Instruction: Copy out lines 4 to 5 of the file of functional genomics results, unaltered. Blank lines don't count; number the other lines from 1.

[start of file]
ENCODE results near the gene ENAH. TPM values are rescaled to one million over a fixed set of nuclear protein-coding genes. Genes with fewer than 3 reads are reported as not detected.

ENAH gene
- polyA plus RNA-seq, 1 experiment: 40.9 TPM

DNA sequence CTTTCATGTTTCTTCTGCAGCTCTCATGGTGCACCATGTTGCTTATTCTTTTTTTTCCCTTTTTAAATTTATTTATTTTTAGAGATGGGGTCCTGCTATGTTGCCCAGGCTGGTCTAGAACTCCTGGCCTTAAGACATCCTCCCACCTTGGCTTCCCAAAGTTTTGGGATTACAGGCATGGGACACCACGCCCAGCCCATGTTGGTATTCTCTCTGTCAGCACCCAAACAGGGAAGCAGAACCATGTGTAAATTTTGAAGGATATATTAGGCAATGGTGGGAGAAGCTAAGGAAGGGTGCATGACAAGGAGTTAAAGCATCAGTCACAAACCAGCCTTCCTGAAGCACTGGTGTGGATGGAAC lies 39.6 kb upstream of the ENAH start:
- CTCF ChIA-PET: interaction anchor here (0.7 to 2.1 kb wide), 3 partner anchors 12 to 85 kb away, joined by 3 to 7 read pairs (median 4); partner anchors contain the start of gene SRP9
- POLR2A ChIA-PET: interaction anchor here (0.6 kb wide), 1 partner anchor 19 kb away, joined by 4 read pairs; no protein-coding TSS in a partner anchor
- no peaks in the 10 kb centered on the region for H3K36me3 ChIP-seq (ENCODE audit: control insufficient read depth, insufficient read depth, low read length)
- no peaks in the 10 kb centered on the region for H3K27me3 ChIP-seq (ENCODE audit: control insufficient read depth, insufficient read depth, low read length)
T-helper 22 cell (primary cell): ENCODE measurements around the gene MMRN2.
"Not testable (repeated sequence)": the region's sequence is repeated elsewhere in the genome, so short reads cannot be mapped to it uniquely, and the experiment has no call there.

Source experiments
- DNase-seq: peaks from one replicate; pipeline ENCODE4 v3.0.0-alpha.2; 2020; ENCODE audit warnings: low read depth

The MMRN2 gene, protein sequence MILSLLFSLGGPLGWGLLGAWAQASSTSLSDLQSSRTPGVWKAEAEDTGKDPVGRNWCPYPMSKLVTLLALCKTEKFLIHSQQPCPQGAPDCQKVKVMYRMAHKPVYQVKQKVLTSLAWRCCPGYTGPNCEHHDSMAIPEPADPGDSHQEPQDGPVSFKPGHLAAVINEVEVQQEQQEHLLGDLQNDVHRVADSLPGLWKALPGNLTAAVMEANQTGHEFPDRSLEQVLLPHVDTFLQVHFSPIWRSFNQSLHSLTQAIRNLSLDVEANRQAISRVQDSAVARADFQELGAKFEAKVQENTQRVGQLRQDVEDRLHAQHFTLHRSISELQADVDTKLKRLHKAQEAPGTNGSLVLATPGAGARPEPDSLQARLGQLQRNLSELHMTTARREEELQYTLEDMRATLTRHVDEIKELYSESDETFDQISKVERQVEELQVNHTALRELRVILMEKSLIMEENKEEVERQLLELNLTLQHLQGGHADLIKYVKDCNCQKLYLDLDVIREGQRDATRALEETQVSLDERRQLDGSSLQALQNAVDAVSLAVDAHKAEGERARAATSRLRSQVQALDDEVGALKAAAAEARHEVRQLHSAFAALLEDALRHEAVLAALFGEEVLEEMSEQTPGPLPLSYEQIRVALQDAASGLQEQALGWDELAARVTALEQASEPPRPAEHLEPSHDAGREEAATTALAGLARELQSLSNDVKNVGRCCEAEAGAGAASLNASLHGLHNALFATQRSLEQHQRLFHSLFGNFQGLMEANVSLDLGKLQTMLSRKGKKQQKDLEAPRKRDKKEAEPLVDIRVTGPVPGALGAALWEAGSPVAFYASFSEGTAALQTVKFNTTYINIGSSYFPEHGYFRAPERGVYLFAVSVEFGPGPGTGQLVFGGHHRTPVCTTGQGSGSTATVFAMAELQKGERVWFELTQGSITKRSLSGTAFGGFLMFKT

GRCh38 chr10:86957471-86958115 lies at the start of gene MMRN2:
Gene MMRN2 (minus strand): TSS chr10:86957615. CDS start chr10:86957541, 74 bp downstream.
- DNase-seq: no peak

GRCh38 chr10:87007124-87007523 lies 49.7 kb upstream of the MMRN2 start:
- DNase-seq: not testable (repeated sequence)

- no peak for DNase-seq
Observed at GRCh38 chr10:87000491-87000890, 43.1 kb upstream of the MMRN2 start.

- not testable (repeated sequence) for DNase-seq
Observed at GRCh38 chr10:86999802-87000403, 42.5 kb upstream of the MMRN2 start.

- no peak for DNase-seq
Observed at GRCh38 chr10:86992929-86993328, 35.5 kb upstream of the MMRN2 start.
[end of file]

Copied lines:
DNA sequence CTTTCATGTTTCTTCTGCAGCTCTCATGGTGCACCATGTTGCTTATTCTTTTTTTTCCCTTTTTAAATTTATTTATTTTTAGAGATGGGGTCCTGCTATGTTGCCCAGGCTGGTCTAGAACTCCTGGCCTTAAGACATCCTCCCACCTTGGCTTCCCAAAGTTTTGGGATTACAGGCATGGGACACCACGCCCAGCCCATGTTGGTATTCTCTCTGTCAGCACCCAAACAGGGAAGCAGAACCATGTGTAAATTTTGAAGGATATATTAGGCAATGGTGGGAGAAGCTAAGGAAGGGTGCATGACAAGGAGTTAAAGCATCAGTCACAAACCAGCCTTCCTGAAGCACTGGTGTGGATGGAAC lies 39.6 kb upstream of the ENAH start:
- CTCF ChIA-PET: interaction anchor here (0.7 to 2.1 kb wide), 3 partner anchors 12 to 85 kb away, joined by 3 to 7 read pairs (median 4); partner anchors contain the start of gene SRP9